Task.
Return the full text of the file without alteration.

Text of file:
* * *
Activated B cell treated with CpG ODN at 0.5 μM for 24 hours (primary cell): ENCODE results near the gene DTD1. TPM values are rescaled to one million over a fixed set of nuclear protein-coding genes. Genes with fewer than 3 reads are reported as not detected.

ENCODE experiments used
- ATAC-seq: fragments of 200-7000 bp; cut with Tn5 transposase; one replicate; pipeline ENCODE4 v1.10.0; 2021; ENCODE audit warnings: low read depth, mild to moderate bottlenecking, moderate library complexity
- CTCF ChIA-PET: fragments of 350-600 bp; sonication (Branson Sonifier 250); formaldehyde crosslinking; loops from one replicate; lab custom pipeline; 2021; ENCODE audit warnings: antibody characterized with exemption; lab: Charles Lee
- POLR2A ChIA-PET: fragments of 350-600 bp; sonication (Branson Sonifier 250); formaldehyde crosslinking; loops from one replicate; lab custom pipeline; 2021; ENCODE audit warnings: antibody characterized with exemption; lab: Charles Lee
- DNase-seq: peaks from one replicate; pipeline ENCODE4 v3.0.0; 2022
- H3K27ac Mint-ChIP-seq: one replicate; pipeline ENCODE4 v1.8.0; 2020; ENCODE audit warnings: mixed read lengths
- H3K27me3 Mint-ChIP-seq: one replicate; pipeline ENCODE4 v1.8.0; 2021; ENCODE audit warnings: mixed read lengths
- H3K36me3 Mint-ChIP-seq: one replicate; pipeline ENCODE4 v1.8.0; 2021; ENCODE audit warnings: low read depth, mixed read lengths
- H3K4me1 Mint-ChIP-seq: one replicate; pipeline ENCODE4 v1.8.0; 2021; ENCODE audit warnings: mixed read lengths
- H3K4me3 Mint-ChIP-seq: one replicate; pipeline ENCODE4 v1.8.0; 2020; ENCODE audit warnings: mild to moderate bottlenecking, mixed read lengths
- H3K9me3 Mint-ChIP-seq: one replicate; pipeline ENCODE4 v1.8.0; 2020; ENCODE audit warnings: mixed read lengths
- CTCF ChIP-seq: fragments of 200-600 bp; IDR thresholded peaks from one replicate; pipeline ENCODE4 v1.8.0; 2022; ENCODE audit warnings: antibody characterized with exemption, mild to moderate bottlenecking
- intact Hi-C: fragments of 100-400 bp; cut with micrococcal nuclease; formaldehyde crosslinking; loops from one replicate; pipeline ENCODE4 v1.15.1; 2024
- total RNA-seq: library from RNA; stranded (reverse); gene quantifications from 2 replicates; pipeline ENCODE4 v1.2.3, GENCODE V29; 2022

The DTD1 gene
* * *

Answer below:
Activated B cell treated with CpG ODN at 0.5 μM for 24 hours (primary cell): ENCODE results near the gene DTD1. TPM values are rescaled to one million over a fixed set of nuclear protein-coding genes. Genes with fewer than 3 reads are reported as not detected.

ENCODE experiments used
- ATAC-seq: fragments of 200-7000 bp; cut with Tn5 transposase; one replicate; pipeline ENCODE4 v1.10.0; 2021; ENCODE audit warnings: low read depth, mild to moderate bottlenecking, moderate library complexity
- CTCF ChIA-PET: fragments of 350-600 bp; sonication (Branson Sonifier 250); formaldehyde crosslinking; loops from one replicate; lab custom pipeline; 2021; ENCODE audit warnings: antibody characterized with exemption; lab: Charles Lee
- POLR2A ChIA-PET: fragments of 350-600 bp; sonication (Branson Sonifier 250); formaldehyde crosslinking; loops from one replicate; lab custom pipeline; 2021; ENCODE audit warnings: antibody characterized with exemption; lab: Charles Lee
- DNase-seq: peaks from one replicate; pipeline ENCODE4 v3.0.0; 2022
- H3K27ac Mint-ChIP-seq: one replicate; pipeline ENCODE4 v1.8.0; 2020; ENCODE audit warnings: mixed read lengths
- H3K27me3 Mint-ChIP-seq: one replicate; pipeline ENCODE4 v1.8.0; 2021; ENCODE audit warnings: mixed read lengths
- H3K36me3 Mint-ChIP-seq: one replicate; pipeline ENCODE4 v1.8.0; 2021; ENCODE audit warnings: low read depth, mixed read lengths
- H3K4me1 Mint-ChIP-seq: one replicate; pipeline ENCODE4 v1.8.0; 2021; ENCODE audit warnings: mixed read lengths
- H3K4me3 Mint-ChIP-seq: one replicate; pipeline ENCODE4 v1.8.0; 2020; ENCODE audit warnings: mild to moderate bottlenecking, mixed read lengths
- H3K9me3 Mint-ChIP-seq: one replicate; pipeline ENCODE4 v1.8.0; 2020; ENCODE audit warnings: mixed read lengths
- CTCF ChIP-seq: fragments of 200-600 bp; IDR thresholded peaks from one replicate; pipeline ENCODE4 v1.8.0; 2022; ENCODE audit warnings: antibody characterized with exemption, mild to moderate bottlenecking
- intact Hi-C: fragments of 100-400 bp; cut with micrococcal nuclease; formaldehyde crosslinking; loops from one replicate; pipeline ENCODE4 v1.15.1; 2024
- total RNA-seq: library from RNA; stranded (reverse); gene quantifications from 2 replicates; pipeline ENCODE4 v1.2.3, GENCODE V29; 2022

The DTD1 gene